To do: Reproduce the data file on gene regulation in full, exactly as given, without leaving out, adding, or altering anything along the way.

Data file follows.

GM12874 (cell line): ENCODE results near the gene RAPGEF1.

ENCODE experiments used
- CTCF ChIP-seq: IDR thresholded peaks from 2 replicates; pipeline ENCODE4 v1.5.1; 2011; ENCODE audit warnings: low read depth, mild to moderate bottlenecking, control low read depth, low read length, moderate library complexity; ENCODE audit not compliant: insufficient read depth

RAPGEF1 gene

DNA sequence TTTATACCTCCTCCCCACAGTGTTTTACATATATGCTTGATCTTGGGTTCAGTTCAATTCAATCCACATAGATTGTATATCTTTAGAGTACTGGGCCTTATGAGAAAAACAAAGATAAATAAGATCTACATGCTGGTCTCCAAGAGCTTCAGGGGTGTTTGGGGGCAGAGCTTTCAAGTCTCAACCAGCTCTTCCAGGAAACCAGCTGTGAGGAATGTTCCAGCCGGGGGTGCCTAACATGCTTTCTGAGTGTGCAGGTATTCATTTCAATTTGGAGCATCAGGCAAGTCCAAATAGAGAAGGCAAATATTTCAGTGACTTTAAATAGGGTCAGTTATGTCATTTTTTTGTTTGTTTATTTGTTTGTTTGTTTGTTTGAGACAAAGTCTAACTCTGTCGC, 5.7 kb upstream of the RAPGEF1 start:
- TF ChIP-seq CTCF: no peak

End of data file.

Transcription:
GM12874 (cell line): ENCODE results near the gene RAPGEF1.

ENCODE experiments used
- CTCF ChIP-seq: IDR thresholded peaks from 2 replicates; pipeline ENCODE4 v1.5.1; 2011; ENCODE audit warnings: low read depth, mild to moderate bottlenecking, control low read depth, low read length, moderate library complexity; ENCODE audit not compliant: insufficient read depth

RAPGEF1 gene

DNA sequence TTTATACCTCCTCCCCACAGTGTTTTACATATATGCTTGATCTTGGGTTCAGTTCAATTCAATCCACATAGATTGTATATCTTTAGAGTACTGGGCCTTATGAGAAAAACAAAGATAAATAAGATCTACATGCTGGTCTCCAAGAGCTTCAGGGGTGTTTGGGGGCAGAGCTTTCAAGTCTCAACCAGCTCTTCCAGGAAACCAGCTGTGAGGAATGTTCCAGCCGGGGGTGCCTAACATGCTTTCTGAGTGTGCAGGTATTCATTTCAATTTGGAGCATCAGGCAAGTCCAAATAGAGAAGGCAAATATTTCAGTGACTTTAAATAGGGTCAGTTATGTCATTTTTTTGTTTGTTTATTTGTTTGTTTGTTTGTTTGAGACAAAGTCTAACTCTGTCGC, 5.7 kb upstream of the RAPGEF1 start:
- TF ChIP-seq CTCF: no peak